Before I dive into this entry, let me preface things by saying that I have been doing a lot of thinking these past few weeks. I spent the first half of this year thinking about not much else than my Ironman. Getting that out of my life has created a lot of time and energy which fortunately has been filled with people who I really care about. Saying that I have been able to live a pretty blissed life is a gross understatement. But that doesn’t mean that I am always happy and fulfilled. And that’s what this blog entry is about and what most of my thoughts for the past week have been devoted to. If life is perfect, how in the world can unhappiness creep in? Through thoughts. Thoughts? Yes, thoughts about both the past and the present.
Anytime you are thinking about something, you aren’t living in the moment. That means you are experiencing feelings that aren’t real nor are they happening right now. And honestly, the only way unhappiness can develop is if you nurture whatever thought is hurting you – by thinking about it. While that makes a ton of sense, I can tell you that I unfortunately spend 90% of my time thinking and maybe 10% living. I have the rare (in)ability to get absolutely obsessed with things which on a positive note allows me to not only be creative but also to get things done very quickly. If I get excited about something, I am going to get it. I believe that 100%, with no exception. Sounds great, huh?
And cocky. But unfortunately, the flip side of such is that if I get upset about something, I have a very hard time letting go. As a matter of fact, my mind can nurture those negative thoughts and make them much much worse than when they first entered my mind. And they have nothing to do with reality as they either happened in the past, might occur in the future or more likely than not are completely fabricated. Obsessed about positive thoughts => get overly excited => many ideas => inspire others => make it happen. Obsessed about negative thoughts = depression. That’s how I lost my father. When I first started thinking about this concept and looked at the situation, the obvious solution was to just think about positive things. Duh? But unfortunately I don’t think that’s the way to go. Because if you train your brain how to nurture good thoughts, well, it will also be pretty good at nurturing the bad stuff.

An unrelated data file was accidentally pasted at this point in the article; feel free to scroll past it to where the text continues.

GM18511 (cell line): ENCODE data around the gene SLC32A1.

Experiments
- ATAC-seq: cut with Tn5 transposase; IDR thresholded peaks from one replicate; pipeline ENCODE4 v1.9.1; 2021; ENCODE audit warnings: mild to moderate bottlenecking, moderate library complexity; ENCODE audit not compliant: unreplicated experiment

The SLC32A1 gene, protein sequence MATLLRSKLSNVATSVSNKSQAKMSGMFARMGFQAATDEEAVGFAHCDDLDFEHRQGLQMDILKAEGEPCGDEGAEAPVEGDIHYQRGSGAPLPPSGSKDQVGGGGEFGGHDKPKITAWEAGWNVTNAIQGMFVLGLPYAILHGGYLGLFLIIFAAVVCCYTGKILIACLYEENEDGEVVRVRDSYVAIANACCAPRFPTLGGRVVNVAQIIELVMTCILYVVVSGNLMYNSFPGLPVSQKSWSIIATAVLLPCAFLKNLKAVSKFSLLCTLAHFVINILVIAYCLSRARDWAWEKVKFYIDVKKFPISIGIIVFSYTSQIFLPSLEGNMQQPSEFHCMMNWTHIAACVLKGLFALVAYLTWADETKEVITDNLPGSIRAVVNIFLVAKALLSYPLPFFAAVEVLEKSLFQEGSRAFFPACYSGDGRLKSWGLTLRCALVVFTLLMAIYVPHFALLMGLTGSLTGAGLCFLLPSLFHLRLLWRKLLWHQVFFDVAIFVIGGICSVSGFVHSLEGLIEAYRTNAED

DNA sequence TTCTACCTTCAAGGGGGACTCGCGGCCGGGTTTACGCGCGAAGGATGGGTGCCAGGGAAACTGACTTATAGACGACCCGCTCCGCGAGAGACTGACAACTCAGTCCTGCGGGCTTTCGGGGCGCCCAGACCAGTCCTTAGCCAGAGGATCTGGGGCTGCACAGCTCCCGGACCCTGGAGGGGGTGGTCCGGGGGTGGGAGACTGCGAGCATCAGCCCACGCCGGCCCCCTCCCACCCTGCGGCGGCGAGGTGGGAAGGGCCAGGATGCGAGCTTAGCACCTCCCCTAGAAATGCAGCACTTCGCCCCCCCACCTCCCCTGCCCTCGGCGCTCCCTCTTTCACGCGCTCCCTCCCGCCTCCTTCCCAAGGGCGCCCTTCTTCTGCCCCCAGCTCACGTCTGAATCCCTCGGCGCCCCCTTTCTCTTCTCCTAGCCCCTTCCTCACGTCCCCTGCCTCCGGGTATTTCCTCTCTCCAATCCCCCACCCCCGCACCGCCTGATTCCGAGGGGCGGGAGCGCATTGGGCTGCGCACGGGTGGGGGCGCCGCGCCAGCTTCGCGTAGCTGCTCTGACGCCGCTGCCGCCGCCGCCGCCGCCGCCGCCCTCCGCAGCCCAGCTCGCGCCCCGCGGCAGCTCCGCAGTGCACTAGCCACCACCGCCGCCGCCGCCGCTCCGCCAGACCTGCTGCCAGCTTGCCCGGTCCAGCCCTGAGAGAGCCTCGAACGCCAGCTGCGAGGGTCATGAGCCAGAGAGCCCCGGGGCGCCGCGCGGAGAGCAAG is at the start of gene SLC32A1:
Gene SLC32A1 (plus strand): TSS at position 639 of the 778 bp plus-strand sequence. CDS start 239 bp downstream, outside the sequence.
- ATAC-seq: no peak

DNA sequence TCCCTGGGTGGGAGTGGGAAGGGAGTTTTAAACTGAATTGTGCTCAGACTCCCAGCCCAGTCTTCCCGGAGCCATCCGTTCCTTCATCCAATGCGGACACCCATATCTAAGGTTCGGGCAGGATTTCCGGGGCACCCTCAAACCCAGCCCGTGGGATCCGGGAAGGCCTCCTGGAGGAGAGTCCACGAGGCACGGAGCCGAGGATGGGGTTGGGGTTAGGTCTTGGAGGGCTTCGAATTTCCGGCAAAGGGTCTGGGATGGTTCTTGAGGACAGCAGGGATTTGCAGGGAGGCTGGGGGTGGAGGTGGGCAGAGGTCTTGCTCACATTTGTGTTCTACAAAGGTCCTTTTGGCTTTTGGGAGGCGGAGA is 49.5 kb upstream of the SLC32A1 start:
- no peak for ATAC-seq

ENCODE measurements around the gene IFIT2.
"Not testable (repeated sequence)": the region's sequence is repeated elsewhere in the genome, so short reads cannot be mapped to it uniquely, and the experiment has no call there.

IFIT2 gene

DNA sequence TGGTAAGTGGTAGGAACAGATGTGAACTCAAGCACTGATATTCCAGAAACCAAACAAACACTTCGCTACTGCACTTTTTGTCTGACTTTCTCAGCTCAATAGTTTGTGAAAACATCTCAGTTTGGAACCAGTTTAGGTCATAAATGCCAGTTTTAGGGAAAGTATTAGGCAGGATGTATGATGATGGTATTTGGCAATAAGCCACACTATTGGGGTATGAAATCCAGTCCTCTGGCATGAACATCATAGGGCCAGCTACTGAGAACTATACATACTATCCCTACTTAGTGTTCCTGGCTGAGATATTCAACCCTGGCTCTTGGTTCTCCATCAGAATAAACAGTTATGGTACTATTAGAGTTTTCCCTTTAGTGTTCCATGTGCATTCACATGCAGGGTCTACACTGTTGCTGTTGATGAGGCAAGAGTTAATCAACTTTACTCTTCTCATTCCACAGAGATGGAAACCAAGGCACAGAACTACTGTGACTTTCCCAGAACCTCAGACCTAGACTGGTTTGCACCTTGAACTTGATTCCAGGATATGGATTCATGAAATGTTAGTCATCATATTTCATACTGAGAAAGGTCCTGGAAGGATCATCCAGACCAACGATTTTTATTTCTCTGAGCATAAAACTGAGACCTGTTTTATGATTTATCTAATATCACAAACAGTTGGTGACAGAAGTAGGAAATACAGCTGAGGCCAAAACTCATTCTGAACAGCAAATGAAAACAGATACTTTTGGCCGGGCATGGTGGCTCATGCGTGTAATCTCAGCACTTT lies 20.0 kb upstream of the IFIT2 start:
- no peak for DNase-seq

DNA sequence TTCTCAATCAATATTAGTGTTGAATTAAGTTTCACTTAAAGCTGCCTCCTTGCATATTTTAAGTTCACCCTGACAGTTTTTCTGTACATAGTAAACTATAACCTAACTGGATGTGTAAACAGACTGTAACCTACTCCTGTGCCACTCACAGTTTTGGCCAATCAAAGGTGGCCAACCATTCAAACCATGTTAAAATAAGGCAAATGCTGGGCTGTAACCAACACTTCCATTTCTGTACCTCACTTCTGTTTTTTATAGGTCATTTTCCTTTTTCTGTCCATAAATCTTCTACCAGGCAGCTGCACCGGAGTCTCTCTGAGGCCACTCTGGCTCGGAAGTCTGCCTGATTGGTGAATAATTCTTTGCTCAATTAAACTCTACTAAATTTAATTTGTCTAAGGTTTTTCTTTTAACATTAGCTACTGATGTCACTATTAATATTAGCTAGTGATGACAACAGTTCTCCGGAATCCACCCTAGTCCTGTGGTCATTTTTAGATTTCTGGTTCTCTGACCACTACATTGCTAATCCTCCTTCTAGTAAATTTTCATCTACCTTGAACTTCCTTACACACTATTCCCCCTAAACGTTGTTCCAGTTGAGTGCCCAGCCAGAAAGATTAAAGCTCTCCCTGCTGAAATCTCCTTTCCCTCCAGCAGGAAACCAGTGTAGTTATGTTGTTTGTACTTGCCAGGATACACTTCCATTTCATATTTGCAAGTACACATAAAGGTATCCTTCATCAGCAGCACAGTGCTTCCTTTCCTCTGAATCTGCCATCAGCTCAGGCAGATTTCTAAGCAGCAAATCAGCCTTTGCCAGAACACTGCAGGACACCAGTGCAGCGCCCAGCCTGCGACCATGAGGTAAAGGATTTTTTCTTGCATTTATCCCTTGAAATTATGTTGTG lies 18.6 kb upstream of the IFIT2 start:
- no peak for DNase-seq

Plus, one continues to spend a lot of time thinking rather than being. The key seems to be to learn how to stop thinking and work on being able to be in the moment. So how does one go about that? For me, I know there are certain things that absolutely put me in the moment. When I completely exhaust my body, I am in the moment. When I fly down a mountain on a bike, I am (forced to be) in the moment. When I schlepp a bunch of crap up to 10,000 feet, take off my backpack, sit down and gaze across a beautiful mountain lake, I am in the moment. When I get all jazzed about IdeaMensch and spend 14 hours, in an absurdly over-caffeinated state, cranking out some stupid new section on the site; I am in the moment. But unfortunately, I also don’t think that the key to living in the moment is to only do things that you’re either really passionate about or the require your full attention.
Learning how to be content without having to be excited about something is a challenge I need to conquer. I need to recognize when a thought has entered my mind, and recognize it as just such. Thoughts, not problems. Thoughts, not reality. Thoughts, not something I need to get all worked up about. Then take a deep breath and recognize the moment. The more you’re able to recognize the difference between thoughts and reality, the more you’ll understand what it means to be in the moment. The more you appreciate the now, the more you’re going to want to live in it. If I do that enough, I’ll probably like Yoga. People always talk about how joyful kids are, and how easy it is for them to get excited. Well, that’s because kids aren’t worrying about the past or the future. They are living in the moment. Otto isn’t laying around right now, pondering why he didn’t get any treats Thursday night. The squirrels in front my window aren’t all fucked up worrying about what happens if this is going to be a tough winter. They are devoting all of their energy to what is happening right now. They’re digging holes, hiding nuts and are driving Otto crazy.
Who, by the way, is sitting in my window, fascinated by his furry-tailed friends and thinking absolutely nothing else.
No thoughts, no problem. Carpe diem.